Last edited: 20 October 2015      
Thirsty Planet - Introducing Solar Ovens to West Africa - 27 min

Thirsty Planet - Introducing Solar Ovens to West Africa - 27 min. version

Thirsty Planet is a 27-minute film by Ed Carswell. Set in the West African countries of Ghana and Benin, Thirsty Planet reveals the surprising potential of solar ovens. With temperatures often near 40 °C (104 °F), these equatorial regions hold great promise for using the sun to cook food and pasteurize water. We travel to northern Ghana where villagers are forced to draw drinking water from pools contaminated with parasites. We meet local doctors, Mercy Bannerman and Patrick Apoya, and learn how solar ovens are used in an attempt to eradicate the Guineau worm.

According to Ed Carswell:

Upon arrival in Accra, Ghana I was to meet a fellow named “Old Man.” I’ll admit I was a bit concerned, traveling alone and with all of my camera gear. However, Old Man greeted me at the airport with a wide Ghanaian smile and I instantly felt welcome and safe. Old Man insisted on calling me Mr. Edwin, and, although his real name is Ibrahim, he insisted I call him Old Man. As he drove he talked about his enthusiasm for solar cooking, and he invited me to stay at his home. Old Man led me through a maze of markets and helped me acquire materials to make CooKits (simple panel-type solar cookers). After a heart-warming stay in Accra, Old Man saw me off on a bus to Tamale, in northern Ghana.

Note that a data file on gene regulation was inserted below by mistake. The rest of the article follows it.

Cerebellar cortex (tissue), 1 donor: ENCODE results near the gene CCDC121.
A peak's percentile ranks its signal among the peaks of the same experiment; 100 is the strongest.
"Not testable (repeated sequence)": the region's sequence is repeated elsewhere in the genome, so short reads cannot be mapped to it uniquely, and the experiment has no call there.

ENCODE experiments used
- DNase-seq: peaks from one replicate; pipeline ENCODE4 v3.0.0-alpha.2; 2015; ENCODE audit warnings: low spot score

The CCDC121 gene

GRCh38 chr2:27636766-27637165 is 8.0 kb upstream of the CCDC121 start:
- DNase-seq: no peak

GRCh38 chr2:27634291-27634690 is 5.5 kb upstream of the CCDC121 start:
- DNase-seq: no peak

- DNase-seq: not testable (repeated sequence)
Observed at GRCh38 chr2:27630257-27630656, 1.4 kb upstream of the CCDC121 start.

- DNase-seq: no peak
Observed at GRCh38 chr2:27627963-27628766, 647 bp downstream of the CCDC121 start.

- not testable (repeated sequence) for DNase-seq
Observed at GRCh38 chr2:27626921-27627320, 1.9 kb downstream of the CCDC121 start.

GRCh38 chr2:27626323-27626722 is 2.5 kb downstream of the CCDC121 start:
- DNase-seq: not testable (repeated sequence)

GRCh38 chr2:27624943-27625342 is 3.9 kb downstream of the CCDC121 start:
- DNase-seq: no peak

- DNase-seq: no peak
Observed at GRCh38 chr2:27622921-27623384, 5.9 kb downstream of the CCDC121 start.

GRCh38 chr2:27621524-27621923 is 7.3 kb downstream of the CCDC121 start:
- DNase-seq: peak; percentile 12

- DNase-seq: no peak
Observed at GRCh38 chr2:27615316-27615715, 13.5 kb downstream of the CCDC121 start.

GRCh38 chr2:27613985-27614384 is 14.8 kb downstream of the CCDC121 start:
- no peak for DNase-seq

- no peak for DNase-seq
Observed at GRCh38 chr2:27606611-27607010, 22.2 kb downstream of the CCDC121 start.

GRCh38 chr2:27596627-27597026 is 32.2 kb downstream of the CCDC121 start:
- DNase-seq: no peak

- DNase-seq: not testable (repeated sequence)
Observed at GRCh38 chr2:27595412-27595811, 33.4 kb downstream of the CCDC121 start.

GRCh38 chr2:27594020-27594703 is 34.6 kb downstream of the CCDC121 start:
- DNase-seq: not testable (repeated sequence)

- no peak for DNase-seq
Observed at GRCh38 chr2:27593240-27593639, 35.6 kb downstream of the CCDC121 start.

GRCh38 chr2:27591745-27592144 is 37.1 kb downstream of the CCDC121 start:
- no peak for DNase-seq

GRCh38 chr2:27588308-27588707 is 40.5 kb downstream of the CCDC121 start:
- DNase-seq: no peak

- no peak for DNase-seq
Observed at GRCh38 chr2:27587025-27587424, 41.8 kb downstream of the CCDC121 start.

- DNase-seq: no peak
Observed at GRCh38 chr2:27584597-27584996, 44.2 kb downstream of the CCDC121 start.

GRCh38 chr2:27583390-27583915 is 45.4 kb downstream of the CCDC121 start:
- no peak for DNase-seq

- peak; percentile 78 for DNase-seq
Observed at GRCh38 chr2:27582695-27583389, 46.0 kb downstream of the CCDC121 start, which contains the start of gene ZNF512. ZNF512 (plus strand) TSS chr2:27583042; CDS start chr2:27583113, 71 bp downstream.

In Tamale, Dr. Mercy Bannerman has been promoting solar water pasteurization with CooKits for years. Northern Ghana is second only to Sudan in the number of guinea worm infections, and Dr. Bannerman is trying to put a stop to it. Guinea worm is a parasite that effect humans through the contamination of drinking water.

Ibrahim in Ghana 2006
Dr. Bannerman met me for a video interview and spoke of her successes and challenges. “When I first showed up in the region with the cooker, people had a good laugh” she said. “People would say if the sun could cook, we’d all be cooked by now!”

Dr. Bannerman’s tenacity gave me confidence to continue north to Bolgatanga, where Canada World Youth has an exchange program comprised of nine Ghanaians and nine Canadians ages 17 to 22. Together we built 10 CooKits and organized a solar cooking demonstration for educators and community leaders. “It’s very hot! Now, I believe!” exclaimed Joseph Azumah, of the Red Cross.

The community demonstration was a key factor in the success of the program. The youth and teachers alike were empowered, and gained the confidence to spread the message of solar cooking. After four months I returned home and produced a 27-minute film, "Thirsty Planet," about solar water pasteurization in West Africa.



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